Border security remained a top priority for Moroccan authorities. The General Directorate for National Security has primary responsibility for conducting border inspections at ports of entry such as Casablanca’s Mohammed V Airport. Law enforcement officials and private airline carriers worked regularly with the United States to detect and deter individuals attempting to transit illegally and to address watchlisted travelers. Moroccan airport authorities have excellent capabilities in detecting fraudulent documents. In addition, police, customs officers, and the Royal Gendarmerie operated mobile and fixed checkpoints along the roads in border areas and at the entrances to major municipalities. Moroccan naval and coast guard units monitored and patrolled Morocco’s extensive coastal waters, including the Strait of Gibraltar, to interdict illicit traffickers.
Countering the Financing of Terrorism: Morocco is a member of MENAFATF. The National Financial Intelligence Authority (FIU) is a member of the Egmont Group. In 2021, Morocco enacted stricter anti-money laundering legislation, in line with FATF standards, in response to a 2019 MENAFATF Mutual Evaluation Report that placed Morocco on increased monitoring status for money laundering.
Countering Violent Extremism: Morocco has a comprehensive CVE strategy that prioritizes economic and human development in addition to countering radicalization to violence and “oversight of the religious sphere.” To counter what it views as religious extremism, Morocco promotes an interpretation of the Maliki-Ashari school of Sunni Islam. The Ministry of Endowments and Islamic Affairs has developed an educational curriculum for Morocco’s nearly 50,000 imams as well as for female Islamic guides (mourchidates).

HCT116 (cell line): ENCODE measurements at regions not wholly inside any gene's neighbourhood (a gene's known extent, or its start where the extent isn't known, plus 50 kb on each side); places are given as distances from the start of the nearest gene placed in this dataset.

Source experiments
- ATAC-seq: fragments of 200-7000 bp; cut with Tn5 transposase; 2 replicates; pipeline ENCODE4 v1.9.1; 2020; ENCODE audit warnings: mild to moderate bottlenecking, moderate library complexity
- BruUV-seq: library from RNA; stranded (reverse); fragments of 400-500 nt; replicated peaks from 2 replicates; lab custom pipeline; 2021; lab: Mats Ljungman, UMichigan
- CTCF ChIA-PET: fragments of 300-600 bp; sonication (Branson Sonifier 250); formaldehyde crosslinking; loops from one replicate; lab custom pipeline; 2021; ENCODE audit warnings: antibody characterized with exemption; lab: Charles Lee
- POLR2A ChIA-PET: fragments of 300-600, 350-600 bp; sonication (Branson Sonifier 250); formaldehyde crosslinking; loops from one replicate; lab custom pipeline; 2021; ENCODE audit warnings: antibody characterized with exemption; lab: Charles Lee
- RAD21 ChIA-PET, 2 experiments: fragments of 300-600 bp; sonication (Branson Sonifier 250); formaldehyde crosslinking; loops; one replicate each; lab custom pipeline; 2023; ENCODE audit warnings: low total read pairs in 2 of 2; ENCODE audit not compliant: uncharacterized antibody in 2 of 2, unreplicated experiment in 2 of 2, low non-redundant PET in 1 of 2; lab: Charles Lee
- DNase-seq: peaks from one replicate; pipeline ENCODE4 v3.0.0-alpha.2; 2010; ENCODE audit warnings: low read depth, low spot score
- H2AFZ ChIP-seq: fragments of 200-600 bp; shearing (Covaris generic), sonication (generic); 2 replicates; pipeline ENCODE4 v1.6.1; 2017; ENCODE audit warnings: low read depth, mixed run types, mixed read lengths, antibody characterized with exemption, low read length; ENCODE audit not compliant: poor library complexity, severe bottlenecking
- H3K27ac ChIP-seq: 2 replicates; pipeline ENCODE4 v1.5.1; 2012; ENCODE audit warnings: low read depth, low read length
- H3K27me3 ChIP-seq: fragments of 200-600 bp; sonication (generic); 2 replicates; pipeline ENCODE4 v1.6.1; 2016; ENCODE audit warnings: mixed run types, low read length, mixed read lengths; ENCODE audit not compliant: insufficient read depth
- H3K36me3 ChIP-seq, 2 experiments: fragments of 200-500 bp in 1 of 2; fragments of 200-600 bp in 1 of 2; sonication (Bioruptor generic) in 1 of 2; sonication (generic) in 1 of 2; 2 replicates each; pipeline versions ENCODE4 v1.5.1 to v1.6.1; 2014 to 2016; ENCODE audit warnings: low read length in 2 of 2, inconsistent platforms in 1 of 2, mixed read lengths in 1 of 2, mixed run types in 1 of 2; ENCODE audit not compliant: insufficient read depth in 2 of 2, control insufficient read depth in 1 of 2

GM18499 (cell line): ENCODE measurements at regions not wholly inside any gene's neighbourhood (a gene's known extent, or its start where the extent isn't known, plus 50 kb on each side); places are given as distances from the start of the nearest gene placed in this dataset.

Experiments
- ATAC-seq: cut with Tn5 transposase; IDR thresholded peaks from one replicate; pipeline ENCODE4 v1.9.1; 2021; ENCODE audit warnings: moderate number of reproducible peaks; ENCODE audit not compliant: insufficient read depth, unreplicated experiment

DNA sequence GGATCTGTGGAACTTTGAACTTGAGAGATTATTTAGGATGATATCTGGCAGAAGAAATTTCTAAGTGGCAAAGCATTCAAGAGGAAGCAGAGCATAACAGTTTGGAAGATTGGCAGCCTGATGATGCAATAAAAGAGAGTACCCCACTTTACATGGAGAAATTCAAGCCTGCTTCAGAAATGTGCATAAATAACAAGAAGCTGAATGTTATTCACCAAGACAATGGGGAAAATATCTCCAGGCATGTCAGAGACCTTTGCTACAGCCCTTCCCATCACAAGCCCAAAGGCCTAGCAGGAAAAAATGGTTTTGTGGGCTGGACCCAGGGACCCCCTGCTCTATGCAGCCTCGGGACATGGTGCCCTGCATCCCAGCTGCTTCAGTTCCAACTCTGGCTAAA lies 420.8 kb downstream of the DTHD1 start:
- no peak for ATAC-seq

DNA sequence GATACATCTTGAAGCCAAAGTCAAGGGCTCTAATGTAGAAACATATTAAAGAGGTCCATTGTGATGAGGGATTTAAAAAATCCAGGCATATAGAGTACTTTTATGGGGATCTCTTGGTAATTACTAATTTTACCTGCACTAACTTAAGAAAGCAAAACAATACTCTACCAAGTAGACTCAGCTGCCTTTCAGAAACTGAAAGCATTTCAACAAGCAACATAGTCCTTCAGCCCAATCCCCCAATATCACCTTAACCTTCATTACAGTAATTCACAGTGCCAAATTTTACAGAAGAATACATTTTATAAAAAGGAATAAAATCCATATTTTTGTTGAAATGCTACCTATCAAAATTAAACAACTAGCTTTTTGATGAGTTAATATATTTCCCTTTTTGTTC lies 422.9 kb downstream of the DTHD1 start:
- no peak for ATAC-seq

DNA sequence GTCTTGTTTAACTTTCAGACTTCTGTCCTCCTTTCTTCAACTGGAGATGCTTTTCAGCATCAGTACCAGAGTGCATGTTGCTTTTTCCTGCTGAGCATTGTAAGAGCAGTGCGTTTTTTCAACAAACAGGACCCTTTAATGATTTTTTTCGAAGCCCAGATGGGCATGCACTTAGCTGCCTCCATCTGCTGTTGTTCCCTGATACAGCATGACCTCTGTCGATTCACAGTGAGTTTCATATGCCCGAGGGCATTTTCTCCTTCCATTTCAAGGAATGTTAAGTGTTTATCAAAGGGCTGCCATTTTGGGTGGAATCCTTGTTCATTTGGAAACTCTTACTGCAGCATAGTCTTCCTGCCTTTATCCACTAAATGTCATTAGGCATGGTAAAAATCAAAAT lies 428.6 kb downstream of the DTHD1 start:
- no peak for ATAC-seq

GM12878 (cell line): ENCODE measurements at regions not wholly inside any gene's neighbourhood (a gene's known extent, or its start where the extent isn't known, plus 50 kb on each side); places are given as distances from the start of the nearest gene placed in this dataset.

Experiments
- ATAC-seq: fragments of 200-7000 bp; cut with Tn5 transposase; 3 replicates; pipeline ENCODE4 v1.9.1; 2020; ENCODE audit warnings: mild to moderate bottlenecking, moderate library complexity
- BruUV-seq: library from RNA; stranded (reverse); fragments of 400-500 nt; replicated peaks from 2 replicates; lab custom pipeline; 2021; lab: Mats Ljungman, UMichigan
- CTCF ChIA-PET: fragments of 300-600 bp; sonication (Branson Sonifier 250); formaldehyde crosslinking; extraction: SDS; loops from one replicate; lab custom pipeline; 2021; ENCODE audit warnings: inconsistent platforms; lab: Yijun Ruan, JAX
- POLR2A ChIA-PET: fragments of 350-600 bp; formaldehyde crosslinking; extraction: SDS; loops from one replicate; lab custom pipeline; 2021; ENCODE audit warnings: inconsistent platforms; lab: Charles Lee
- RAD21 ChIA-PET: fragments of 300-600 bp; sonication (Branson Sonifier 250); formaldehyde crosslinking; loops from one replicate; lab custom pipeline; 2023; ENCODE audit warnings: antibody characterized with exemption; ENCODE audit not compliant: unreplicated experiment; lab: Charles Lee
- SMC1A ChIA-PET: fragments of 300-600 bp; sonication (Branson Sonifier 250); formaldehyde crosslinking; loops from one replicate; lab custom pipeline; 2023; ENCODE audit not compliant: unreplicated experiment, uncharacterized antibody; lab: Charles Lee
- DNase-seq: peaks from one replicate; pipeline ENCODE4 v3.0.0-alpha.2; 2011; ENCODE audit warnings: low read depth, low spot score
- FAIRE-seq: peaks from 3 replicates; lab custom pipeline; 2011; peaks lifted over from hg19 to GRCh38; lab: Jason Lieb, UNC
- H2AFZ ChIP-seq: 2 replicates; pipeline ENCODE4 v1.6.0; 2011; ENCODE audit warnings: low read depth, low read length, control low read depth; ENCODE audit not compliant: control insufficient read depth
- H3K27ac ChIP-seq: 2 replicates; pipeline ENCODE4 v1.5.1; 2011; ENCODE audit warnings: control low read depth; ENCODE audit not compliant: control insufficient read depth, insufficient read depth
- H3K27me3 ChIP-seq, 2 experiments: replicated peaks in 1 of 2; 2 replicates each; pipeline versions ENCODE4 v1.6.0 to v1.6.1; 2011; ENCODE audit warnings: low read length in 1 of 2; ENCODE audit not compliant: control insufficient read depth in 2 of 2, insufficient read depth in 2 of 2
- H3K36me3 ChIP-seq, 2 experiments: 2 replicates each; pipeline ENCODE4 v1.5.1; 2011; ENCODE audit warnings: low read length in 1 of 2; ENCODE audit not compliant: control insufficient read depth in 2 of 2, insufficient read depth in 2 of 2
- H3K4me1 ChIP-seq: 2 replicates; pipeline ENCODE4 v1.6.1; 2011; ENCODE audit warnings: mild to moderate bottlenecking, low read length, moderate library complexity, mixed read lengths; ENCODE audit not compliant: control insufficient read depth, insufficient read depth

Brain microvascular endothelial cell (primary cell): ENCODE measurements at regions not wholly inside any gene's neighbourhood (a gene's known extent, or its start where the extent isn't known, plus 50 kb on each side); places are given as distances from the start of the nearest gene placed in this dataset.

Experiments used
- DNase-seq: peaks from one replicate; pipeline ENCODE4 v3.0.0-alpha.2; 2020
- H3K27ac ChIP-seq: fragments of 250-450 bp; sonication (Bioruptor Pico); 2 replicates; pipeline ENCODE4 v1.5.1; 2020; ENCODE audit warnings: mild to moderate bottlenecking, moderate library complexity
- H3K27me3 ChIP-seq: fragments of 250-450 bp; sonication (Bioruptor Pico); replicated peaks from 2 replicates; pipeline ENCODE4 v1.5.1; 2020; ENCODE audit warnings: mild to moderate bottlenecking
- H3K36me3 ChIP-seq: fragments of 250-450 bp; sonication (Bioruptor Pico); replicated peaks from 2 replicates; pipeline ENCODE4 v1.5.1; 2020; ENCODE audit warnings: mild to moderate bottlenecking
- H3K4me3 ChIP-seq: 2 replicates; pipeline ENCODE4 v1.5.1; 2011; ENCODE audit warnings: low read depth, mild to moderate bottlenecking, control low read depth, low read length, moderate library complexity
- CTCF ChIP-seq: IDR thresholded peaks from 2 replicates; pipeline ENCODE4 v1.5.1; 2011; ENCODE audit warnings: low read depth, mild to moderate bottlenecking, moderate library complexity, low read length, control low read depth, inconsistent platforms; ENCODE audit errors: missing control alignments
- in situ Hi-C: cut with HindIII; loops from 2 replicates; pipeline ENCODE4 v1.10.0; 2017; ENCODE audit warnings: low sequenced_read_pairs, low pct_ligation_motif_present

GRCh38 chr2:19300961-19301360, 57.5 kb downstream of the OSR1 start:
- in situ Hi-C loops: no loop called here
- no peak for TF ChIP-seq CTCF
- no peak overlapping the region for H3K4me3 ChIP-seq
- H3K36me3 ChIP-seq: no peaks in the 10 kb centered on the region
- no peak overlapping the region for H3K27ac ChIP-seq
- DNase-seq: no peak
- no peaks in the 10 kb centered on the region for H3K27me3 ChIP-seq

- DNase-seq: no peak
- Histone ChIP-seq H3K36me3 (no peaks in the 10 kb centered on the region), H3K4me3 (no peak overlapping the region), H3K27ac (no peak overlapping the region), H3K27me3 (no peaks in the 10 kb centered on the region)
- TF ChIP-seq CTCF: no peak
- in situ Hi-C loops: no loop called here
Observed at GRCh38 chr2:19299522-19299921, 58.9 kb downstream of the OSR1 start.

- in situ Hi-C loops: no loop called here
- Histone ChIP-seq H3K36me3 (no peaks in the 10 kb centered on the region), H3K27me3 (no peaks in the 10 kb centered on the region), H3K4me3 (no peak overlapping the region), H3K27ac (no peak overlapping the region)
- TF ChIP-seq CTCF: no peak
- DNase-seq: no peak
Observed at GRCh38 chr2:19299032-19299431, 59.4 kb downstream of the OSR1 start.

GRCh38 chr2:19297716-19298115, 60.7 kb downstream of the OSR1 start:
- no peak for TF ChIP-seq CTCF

Morocco’s imam training center in Rabat trains imams mostly from West Africa. The Royal Mohammedan League of Ulema (Rabita Mohammedia) counters “radicalization” by producing scholarly research, reviewing educational curricula, and conducting youth outreach on religious and social topics. The Department of State has supported the General Delegation for Prison Administration and Reintegration’s (DGAPR’s) efforts to modernize prison management, develop prisoner classification tools, control disturbances, modify inmate behavior, and construct more secure facilities. The DGAPR, in cooperation with other ministries, conducted several trainings of its deradicalization program, Moussalaha (Reconciliation), for both women and men.
International and Regional Cooperation: Morocco is a co-chair of the GCTF with Canada and is a member of the D-ISIS Coalition and the Trans-Sahara Counterterrorism Partnership. A major non-NATO ally, in 2021 Morocco hosted African Lion, AFRICOM’s (U.S. Africa Command’s) largest and most complex military exercise, which includes specialized training for CT-related units. Additionally, the United Nations Office of Counterterrorism (UNOCT) established a UNOCT Program Office in Morocco for Specialized Counterterrorism and Law Enforcement Training in Africa; it opened in June and hosted several training courses in late 2021. Morocco also enjoys strong cooperation with European partners — particularly Belgium, France, and the Netherlands — to thwart potential terrorist threats in Europe.